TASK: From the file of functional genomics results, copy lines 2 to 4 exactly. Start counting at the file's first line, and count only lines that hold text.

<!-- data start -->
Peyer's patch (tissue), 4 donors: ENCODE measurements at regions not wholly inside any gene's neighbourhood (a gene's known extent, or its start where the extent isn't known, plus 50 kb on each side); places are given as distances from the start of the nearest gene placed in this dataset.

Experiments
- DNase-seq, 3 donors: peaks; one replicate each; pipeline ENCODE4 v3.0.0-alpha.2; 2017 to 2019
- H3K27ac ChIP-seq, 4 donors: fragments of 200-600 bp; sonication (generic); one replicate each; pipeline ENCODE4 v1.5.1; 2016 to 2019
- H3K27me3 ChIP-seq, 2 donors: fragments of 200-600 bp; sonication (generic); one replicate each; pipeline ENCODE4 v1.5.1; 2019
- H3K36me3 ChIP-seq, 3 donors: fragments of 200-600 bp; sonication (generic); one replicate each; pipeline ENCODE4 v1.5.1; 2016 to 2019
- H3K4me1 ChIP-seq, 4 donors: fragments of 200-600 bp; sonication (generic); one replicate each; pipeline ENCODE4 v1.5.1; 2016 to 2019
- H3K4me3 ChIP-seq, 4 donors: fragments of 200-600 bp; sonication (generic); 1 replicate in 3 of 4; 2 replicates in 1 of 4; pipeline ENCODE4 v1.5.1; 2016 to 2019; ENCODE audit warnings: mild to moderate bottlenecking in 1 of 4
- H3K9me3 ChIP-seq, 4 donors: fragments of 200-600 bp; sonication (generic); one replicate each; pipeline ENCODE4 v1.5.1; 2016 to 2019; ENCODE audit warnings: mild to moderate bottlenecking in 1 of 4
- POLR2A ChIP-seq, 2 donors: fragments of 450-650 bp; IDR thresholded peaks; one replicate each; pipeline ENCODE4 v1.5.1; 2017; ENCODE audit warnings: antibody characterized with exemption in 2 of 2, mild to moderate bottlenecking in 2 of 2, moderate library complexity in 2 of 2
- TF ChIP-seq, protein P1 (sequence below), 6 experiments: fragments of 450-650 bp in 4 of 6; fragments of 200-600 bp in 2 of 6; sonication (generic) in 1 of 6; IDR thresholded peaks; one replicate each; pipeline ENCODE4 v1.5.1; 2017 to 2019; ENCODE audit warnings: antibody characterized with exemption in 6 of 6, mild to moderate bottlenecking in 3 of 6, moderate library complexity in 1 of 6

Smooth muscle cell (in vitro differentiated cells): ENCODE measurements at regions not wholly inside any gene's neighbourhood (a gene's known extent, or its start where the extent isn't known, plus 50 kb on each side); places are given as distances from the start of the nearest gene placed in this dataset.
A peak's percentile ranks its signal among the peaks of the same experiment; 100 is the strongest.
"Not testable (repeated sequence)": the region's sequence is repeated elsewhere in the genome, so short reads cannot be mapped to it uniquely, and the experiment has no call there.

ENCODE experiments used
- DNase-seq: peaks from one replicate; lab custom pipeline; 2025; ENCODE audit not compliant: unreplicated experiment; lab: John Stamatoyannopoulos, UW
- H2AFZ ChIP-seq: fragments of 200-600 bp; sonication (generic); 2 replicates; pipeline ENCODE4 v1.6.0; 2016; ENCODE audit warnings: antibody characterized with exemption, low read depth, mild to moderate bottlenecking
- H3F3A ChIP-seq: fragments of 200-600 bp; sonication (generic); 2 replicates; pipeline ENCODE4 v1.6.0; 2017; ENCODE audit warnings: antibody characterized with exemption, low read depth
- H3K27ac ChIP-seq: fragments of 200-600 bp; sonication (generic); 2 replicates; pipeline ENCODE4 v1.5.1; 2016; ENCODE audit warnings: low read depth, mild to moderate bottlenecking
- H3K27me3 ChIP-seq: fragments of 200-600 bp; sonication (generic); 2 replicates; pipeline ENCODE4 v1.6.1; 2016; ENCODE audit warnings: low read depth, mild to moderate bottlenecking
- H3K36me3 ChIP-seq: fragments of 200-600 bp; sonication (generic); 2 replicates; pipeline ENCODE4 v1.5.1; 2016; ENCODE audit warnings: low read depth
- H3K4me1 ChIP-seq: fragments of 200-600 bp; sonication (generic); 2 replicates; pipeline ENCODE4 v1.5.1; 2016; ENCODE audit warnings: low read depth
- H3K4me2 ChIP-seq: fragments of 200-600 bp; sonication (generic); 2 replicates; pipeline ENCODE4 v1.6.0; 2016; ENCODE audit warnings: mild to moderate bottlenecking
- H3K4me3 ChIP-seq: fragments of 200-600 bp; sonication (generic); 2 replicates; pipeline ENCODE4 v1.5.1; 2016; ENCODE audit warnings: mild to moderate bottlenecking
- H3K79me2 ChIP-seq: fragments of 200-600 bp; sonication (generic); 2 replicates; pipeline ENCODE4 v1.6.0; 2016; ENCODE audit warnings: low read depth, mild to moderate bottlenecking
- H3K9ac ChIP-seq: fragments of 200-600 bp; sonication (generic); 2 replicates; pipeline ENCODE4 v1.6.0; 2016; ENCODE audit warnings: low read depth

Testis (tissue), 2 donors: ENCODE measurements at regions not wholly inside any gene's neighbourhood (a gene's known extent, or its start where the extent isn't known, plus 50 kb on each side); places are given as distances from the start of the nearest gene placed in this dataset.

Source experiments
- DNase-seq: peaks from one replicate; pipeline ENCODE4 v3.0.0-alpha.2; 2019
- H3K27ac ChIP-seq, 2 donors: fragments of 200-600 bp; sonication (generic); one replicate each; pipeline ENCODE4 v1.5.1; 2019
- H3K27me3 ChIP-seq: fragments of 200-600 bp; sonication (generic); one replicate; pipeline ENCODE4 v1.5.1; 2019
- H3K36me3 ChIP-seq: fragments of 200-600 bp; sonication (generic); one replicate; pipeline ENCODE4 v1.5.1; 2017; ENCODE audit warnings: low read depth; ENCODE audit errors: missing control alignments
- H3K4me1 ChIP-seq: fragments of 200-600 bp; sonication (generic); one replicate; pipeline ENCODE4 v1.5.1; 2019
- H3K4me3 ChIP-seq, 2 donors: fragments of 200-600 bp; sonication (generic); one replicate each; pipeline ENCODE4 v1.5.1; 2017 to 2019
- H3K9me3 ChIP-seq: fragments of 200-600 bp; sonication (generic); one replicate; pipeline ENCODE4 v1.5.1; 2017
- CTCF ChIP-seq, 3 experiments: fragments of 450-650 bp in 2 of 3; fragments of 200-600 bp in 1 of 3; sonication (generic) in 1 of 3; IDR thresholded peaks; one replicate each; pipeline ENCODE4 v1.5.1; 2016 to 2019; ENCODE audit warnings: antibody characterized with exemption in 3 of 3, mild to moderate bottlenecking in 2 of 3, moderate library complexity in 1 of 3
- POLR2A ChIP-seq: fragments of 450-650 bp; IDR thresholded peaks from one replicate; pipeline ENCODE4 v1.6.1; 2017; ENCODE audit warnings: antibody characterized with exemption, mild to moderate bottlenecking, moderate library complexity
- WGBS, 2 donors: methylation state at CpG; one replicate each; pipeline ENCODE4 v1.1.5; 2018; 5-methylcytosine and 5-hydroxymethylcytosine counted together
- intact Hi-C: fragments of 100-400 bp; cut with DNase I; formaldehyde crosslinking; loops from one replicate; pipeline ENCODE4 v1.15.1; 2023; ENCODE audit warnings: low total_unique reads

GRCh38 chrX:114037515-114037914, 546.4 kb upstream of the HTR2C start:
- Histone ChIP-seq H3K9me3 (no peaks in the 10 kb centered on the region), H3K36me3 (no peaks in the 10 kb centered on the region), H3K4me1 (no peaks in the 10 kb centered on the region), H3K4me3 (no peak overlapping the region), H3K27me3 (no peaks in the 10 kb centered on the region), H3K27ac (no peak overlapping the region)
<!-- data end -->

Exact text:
Experiments
- DNase-seq, 3 donors: peaks; one replicate each; pipeline ENCODE4 v3.0.0-alpha.2; 2017 to 2019
- H3K27ac ChIP-seq, 4 donors: fragments of 200-600 bp; sonication (generic); one replicate each; pipeline ENCODE4 v1.5.1; 2016 to 2019